A pair of studies has demonstrated promising drug regimens for the treatment of HCV/ HIV co infected patients, according to an editorial published in JAMA.
The treatment of hepatitis C virus patients co-infected with human immunodeficiency virus (HIV) has posed a problem for health care providers in the past, but now 2 studies published in JAMA have demonstrated promising results.
In an accompanying editorial, Camilla S. Graham, MD, MPH, who was involved in both studies, commented that HIV patients are 3 times more likely develop cirrhosis or liver decompensation than those affected with HCV alone. She explains that in HIV treatment, the ultimate goal is viral suppression, and treatment can last indefinitely. Similarly, for HCV treatment, sustained virologic response (SVR) is the goal, and it can be attained 12 weeks after completion of treatment. However, HCV treatment in HIV co infected patients is difficult to treat because clinicians — and hepatologists – are hesitate to use interferon alfa, Graham continued.
In the first study, a fixed dose oral combination of ledipasvir and sofosbuvir for 12 weeks was associated with high rates of SVR after treatment completion in a study of 50 HCV patients with an HIV co infection. The patients were treatment naïve, non-cirrhotic patients recruited between June 2013 and September 2014. Adverse events included nasal congestion and myalgia, but there were no serious adverse events that were attributed to the study drugs.
A treatment regimen of all oral interferon free 3 direct acting antiviral (3D) plus ribavirin resulted in high SVR rates among patients with HCV co infected with HIV whether they were treated for 12 or 24 weeks in the second study. The researchers in this study recruited 63 patients between September 2013 and August 2014 who were treatment naïve or had a prior history of treatment failure with peginterferon plus ribavirin therapy. The most common drug related adverse effects were fatigue, insomnia, nausea, and headache, but they were each generally mild.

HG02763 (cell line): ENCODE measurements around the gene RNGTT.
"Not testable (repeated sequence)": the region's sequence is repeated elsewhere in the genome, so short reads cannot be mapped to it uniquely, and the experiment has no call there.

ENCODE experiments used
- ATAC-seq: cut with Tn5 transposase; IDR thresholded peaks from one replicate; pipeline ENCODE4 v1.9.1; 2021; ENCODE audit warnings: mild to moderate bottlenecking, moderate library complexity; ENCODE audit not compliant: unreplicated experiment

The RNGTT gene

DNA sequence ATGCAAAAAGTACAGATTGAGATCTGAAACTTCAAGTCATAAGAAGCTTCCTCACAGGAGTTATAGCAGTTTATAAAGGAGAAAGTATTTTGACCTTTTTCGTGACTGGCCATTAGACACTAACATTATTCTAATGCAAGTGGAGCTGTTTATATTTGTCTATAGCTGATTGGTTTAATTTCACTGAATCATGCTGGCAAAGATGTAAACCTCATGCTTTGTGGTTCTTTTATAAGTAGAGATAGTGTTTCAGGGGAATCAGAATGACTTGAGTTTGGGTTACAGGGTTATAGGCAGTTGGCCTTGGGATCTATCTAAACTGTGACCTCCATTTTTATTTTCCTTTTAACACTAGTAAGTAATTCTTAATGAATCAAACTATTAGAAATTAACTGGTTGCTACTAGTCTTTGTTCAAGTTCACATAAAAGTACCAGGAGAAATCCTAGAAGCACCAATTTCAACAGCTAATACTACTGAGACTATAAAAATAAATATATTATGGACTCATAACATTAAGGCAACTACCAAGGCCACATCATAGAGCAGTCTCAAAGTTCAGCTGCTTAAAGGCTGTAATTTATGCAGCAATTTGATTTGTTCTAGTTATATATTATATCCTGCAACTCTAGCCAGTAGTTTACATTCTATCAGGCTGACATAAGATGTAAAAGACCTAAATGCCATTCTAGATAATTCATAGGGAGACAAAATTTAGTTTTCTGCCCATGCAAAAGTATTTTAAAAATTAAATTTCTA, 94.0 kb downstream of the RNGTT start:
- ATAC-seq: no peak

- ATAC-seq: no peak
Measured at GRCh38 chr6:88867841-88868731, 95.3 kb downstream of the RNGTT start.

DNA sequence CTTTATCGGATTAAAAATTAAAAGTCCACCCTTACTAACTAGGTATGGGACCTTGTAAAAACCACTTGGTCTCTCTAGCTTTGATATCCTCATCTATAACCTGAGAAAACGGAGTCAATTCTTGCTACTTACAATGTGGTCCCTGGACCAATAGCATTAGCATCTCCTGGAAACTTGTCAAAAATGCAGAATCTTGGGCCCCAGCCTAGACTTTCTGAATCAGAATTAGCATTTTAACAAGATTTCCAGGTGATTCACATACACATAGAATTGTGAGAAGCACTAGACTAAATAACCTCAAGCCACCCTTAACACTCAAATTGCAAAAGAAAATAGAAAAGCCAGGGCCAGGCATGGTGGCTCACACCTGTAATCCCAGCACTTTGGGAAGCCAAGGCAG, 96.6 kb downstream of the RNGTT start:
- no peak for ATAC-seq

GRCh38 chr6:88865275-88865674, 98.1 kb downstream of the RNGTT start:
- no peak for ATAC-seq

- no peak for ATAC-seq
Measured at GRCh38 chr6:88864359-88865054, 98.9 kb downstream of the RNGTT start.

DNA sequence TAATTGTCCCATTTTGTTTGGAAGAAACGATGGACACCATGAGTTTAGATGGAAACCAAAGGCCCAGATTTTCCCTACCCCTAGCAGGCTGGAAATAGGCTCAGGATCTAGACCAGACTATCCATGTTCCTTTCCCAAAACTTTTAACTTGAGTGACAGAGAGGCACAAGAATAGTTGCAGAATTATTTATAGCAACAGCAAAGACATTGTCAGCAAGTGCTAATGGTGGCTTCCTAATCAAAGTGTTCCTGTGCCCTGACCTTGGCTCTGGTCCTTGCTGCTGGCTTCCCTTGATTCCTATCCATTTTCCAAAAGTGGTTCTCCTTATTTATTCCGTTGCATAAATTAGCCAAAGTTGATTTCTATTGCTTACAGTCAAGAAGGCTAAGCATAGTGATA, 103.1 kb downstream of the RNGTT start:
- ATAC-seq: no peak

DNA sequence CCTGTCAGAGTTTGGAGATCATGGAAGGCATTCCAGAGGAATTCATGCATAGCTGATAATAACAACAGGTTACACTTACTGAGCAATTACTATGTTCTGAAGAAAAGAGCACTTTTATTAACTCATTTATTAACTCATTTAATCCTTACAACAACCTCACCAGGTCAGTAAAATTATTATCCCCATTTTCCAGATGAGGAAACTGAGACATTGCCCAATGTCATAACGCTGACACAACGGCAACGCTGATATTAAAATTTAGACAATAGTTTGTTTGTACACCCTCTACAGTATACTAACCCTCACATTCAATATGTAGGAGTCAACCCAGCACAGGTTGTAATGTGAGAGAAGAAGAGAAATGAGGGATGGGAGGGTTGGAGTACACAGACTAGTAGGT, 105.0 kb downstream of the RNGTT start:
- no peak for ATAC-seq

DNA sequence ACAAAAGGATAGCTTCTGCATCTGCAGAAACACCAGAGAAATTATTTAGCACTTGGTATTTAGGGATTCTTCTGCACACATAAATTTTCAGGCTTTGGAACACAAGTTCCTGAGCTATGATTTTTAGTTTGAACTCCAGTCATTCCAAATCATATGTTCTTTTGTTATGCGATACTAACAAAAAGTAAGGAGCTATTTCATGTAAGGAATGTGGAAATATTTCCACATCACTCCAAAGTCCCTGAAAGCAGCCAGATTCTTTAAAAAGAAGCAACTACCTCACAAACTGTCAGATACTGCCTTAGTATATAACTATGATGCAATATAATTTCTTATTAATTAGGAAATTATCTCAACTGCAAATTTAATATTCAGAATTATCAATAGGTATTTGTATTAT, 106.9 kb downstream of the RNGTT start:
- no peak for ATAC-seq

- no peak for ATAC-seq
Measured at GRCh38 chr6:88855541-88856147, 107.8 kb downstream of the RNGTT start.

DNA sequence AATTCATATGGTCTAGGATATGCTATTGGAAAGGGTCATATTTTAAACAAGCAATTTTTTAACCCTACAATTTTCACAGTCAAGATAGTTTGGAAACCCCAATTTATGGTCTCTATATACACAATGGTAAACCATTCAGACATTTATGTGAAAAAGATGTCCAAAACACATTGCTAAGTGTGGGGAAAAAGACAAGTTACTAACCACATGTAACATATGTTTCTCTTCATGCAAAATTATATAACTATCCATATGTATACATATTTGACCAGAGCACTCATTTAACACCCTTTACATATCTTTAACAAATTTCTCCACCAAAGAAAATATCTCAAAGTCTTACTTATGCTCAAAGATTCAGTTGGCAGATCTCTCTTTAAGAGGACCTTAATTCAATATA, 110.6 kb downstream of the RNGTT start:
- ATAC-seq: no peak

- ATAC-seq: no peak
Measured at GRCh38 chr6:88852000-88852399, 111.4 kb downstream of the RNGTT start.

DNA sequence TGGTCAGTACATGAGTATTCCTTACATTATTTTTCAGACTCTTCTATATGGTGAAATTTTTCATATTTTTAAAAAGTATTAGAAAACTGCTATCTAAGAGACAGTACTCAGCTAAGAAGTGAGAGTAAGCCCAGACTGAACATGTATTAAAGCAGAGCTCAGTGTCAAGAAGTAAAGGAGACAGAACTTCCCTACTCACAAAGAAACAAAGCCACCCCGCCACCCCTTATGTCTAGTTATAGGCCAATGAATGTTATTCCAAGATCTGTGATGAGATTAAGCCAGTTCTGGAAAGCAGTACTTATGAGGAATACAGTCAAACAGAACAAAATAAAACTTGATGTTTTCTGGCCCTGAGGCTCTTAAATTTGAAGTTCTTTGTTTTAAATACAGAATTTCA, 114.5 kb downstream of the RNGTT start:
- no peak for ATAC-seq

One key observation Graham noted about these 2 studies is that regimens, which included direct antiviral agents (DAAs) resulted in similar SVR rates for patients co-infected with HIV and HCV compared to patients with only HCV. In the Guidelines for the Use of Antiviral Agents in HIV-1 Infected Adults and Adolescents, Graham continued, redirected healthcare providers to the HCV guidelines for antiviral therapy recommendations, which stated that HIV and HCV co-infected patients should be treated the same as patients with only HIV, after identifying and managing possible antiretroviral medication interactions.
Another point Graham made was that the gap had been narrowed in the treatment of black and white patients with HCV infection (black patients disproportionally suffer more from HCV). Half of the patients across both studies were black, which support the opportunity for higher cure rates in black HCV patients.
“Individuals who are most at risk for re-infection will need to be cured to achieve decreases in the incidence of HCV infection, an idea termed ‘cure as prevention,’” Graham continued, as part of the discussion on the fact that 2 of the 3 patients who did not achieve SVR in the 24 week group of the second study experienced reinfection with a new HCV strain after reporting unprotected intercourse.
“Clinicians who treat patients with HCV must facilitate harm reduction measures as well as provide antiviral treatment to achieve the ultimate goal of eradication of HCV.”
Graham concluded that clinicians caring for HIV patients already possess the skills to carefully and correctly choose drug regimens, but that skill needs to spread to HCV care providers.
“Many clinicians also have experience advocating for their patients, and this skill may be as valuable now as it was in the early days of HIV,” Graham wrote. “With the current concern about the high price of these regimens, it is critical that the patients who are living with HCV and the value of treating this disease remain front and center.”